NEW YORK (Sep. 11)
Representatives of the World Jewish Congress on Thursday brought the controversy of the Carmelite convent at Auschwitz to the table of a United Nations body.
They were able to convince the director general of the U.N. Educational, Scientific and Cultural Organization that the convent is a violation of the Convention for the Protection of the World Cultural and National Heritage, according to WJC Vice President Kalman Sultanik, who participated in the meeting in Paris.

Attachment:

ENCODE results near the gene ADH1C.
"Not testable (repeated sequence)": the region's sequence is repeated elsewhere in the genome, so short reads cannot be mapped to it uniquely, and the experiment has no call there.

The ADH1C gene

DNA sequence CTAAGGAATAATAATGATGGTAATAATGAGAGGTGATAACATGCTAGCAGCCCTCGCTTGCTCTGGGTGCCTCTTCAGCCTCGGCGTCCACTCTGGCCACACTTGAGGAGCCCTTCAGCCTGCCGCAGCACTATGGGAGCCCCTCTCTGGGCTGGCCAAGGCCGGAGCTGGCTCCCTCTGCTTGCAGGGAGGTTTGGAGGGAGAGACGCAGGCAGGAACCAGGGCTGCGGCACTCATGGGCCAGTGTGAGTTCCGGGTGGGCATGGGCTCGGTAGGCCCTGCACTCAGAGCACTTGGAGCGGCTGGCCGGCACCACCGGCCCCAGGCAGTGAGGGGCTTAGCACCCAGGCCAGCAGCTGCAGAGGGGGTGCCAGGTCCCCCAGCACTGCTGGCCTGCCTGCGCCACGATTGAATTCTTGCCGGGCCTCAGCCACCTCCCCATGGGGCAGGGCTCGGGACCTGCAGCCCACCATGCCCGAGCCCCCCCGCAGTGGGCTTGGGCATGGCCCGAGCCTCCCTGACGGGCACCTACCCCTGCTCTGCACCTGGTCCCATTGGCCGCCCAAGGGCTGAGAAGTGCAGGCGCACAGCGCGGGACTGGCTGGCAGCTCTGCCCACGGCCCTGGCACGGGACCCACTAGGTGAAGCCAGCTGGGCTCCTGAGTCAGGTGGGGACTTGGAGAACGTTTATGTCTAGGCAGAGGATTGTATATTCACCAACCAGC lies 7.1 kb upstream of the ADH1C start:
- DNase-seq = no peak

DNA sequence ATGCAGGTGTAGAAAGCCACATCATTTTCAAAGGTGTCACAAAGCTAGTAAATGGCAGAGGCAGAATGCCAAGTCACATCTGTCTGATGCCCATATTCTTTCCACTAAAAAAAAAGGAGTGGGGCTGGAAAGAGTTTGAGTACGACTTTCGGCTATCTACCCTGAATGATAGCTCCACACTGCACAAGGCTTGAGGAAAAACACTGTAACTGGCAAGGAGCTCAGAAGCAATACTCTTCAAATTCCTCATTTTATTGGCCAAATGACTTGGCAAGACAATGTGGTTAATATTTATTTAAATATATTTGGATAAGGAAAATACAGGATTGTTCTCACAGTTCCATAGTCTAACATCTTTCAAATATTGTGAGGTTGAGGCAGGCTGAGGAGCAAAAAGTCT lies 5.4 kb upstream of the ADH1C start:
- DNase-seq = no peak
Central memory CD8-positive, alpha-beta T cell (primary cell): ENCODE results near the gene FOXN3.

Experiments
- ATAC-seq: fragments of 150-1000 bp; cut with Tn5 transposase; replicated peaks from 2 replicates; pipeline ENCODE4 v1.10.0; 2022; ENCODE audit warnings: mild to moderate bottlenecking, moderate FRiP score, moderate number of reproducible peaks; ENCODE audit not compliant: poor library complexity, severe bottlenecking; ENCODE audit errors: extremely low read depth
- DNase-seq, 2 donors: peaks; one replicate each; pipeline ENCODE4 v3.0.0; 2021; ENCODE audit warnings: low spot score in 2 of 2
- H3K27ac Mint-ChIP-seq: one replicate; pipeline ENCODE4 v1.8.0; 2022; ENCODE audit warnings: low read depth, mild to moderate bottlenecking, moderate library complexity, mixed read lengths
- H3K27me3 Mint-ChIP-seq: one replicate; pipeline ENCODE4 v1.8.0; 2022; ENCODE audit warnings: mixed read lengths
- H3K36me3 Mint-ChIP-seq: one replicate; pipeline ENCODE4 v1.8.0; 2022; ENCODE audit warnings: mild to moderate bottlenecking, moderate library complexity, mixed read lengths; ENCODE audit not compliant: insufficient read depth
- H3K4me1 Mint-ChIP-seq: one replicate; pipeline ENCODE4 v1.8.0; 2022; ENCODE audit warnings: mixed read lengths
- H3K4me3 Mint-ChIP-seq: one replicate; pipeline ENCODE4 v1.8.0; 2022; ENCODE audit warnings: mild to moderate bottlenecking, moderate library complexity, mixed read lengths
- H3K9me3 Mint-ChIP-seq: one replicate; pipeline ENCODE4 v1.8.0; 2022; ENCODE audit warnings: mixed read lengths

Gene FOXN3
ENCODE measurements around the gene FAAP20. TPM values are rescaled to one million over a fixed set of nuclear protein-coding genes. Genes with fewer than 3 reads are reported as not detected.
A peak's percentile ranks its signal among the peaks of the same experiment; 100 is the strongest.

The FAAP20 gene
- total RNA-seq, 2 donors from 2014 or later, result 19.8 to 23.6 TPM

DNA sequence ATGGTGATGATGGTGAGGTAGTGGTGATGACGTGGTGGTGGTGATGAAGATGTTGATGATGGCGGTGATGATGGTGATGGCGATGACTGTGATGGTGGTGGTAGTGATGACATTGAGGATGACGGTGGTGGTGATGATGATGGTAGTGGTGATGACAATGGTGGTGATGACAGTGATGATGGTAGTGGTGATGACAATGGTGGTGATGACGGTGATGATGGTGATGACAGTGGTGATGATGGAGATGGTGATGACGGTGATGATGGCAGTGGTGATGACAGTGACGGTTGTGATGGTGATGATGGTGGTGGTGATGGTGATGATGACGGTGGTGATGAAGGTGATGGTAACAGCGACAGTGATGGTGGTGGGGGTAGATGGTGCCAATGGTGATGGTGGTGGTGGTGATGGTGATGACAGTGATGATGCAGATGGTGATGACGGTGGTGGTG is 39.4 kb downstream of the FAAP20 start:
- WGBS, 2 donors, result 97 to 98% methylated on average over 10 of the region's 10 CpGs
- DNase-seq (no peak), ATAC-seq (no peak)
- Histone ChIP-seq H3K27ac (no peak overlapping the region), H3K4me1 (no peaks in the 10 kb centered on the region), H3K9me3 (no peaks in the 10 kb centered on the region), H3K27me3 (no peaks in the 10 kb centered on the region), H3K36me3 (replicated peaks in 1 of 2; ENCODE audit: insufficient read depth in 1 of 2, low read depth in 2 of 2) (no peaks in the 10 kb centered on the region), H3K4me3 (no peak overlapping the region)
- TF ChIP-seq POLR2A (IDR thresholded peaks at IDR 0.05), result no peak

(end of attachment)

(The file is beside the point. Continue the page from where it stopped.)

The convention, adopted by UNESCO in 1972, was established to protect and preserve international sites of cultural or natural importance, which were placed on a list of protected places, the World Heritage List.
Poland ratified that convention in 1976. Auschwitz was added to the World Heritage List in 1979 by a proposal of both the World Jewish Congress and Poland.
Sultanik reported that UNESCO Director General Federico Mayor Zaragoza agreed with WJC’s complaint and transmitted it to the organization’s World Heritage Committee, composed of the signatories to the convention.
The committee will now investigate the matter and report back to UNESCO.
Accompanying Sultanik at the meeting were Serge Cwajgenbaum, director of WJC’s European branch, and Jean Kahn, president of CRIF, the French umbrella body of Jewish organizations.